Can neuroscience read people's minds? Some researchers, and some new businesses, are banking on a brain imaging technique known as functional magnetic resonance imaging (fMRI) to reveal hidden thoughts, such as lies, truths or deep desires.
New research by neuroscientists at UCLA and Rutgers University provides evidence that fMRI can be used in certain circumstances to determine what a person is thinking. At the same time, the research suggests that highly accurate "mind reading" using fMRI is still far from reality. The research is scheduled to be published in the October 2009 issue of the journal Psychological Science.
In the study, 130 healthy young adults had their brains scanned in an MRI scanner at UCLA's Ahmanson–Lovelace Brain Mapping Center while they performed one of eight mental tasks, including reading words aloud, saying whether pairs of words rhyme, counting the number of tones they heard, pressing buttons at certain cues and making monetary decisions. The scientists calculated how accurately they could tell from the fMRI brain scans which mental task each participant was engaged in.
"We take 129 of the subjects and apply a statistical tool to learn the differences among people doing these eight tasks, then we take the 130th person and try to tell which of the tasks this person was doing; we do that for every person," said lead study author Russell Poldrack, a professor of psychology who holds UCLA's Wendell Jeffrey and Bernice Wenzel Term Chair in Behavioral Neuroscience.
"It turns out that we can predict quite well which of these eight tasks they are doing," he said. "If we were just guessing, we would get it right about 13 percent of the time. We get it right about 80 percent of the time with our statistical tool. It's not perfect, but it is quite good — but not nearly good enough to be admissible in court, for example.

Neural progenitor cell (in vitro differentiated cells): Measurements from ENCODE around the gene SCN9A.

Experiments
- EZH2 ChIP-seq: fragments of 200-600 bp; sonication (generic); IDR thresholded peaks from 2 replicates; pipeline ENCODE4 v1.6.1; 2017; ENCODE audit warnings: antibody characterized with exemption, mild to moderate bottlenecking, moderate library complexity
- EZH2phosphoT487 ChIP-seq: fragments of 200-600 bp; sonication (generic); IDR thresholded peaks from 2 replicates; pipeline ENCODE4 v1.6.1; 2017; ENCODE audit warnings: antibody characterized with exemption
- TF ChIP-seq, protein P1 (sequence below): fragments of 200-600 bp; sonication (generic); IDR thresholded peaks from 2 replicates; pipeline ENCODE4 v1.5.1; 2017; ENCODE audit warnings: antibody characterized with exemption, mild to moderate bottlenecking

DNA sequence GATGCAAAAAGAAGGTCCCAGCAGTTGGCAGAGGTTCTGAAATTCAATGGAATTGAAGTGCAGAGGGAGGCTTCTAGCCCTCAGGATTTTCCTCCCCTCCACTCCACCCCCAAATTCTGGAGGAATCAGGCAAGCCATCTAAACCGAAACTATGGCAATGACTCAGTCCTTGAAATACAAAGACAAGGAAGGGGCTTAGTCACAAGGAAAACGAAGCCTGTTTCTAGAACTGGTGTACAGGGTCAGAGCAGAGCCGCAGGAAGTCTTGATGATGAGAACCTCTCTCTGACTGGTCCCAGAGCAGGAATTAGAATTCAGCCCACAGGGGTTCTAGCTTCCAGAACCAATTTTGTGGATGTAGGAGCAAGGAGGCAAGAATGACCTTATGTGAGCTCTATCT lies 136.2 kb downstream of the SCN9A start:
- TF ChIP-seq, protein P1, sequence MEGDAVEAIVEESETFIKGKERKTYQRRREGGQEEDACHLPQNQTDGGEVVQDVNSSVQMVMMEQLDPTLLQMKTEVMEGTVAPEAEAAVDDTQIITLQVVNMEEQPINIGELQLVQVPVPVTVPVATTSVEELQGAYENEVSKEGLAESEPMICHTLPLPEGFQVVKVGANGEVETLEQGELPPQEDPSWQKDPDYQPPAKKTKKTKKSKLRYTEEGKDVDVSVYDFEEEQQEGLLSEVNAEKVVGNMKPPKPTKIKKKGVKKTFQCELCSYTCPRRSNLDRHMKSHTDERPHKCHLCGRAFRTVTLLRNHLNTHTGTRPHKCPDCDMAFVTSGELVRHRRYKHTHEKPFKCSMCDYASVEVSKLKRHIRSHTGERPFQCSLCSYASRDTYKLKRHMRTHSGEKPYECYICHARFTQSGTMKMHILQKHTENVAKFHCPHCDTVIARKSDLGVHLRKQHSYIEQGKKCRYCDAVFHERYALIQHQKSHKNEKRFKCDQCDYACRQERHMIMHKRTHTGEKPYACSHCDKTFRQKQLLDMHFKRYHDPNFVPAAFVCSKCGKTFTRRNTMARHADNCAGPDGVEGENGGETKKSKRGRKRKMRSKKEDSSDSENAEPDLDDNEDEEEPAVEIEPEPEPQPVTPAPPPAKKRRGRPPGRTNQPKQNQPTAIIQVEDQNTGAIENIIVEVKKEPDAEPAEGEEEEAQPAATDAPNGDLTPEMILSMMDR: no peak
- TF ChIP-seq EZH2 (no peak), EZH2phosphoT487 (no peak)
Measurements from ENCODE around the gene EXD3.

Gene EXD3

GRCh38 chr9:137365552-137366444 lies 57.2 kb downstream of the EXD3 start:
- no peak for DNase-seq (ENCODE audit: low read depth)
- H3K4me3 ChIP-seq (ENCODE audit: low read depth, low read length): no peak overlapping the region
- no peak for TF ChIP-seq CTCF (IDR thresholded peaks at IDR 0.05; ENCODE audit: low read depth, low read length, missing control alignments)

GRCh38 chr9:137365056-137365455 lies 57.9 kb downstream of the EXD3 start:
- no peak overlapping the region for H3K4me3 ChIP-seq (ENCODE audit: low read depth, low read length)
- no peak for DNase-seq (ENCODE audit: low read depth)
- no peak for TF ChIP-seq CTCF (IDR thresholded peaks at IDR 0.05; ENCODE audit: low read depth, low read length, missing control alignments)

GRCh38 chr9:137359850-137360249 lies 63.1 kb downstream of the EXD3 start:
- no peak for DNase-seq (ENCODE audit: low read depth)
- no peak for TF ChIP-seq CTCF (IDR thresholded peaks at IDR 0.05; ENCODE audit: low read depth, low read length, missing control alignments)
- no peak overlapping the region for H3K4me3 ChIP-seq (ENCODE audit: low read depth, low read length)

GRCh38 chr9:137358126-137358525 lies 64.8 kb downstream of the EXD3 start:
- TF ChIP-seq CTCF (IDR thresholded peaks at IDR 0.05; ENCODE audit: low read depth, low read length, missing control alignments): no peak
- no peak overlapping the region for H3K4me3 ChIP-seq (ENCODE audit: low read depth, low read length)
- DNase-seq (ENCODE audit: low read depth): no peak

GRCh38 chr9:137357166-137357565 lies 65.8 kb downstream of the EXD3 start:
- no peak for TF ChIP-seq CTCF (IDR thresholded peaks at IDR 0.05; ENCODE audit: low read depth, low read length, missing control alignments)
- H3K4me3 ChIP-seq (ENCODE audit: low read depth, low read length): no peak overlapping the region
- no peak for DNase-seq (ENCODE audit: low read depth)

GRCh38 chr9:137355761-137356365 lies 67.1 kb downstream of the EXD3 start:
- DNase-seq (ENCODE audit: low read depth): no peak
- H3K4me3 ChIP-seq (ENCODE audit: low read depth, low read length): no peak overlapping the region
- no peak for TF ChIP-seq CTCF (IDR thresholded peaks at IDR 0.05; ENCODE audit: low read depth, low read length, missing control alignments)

"Our study suggests that the kinds of things that some people have talked about in terms of mind reading are probably still pretty far off," Poldrack said. "If we are only 80 percent accurate with eight very different thoughts and we want to figure out what you're thinking out of millions of possible thoughts, we're still very far away from achieving that."
Poldrack's study is one of the first to show that neuroscientists can make these kinds of predictions on new people, whose brain patterns the researchers have never seen before. In most previous studies, researchers made predictions about a person's mental state after having already studied that person's brain to understand its particular patterns.
"Our study indicates that different people's brains work very similarly," Poldrack said. "We often tend to focus on how different each person's brain is, but our study suggests that most healthy people's brains work in very similar ways; otherwise, this approach wouldn't work.
"We can tell a lot about what you're thinking using functional MRI, even though we have never seen your brain before," he said. "However, it is limited in that there are only eight things that we are letting you think about in this study."
The tools used in this research come from a scientific field known as machine learning, which is related to statistics and computer science, said Poldrack, who noted that this technology is heavily employed by companies like Amazon to predict what people will buy based on their previous purchases.
Nearly 10 years ago, neuroscientists showed that if they take brain images with fMRI while people look at different objects, such as faces, houses and chairs, they can use the tools of machine learning to predict with high accuracy what object the subjects are looking at — if the scientists first know from studying brain activity how each subject's brain responds to those objects.
Co-authors on the research are Yaroslav Halchenko, a graduate student in psychology at Rutgers University, and Stephen Jose Hanson, a faculty member in psychology at Rutgers University.
The research was funded by the U.S. Office of Naval Research and the James S. McDonnell Foundation.
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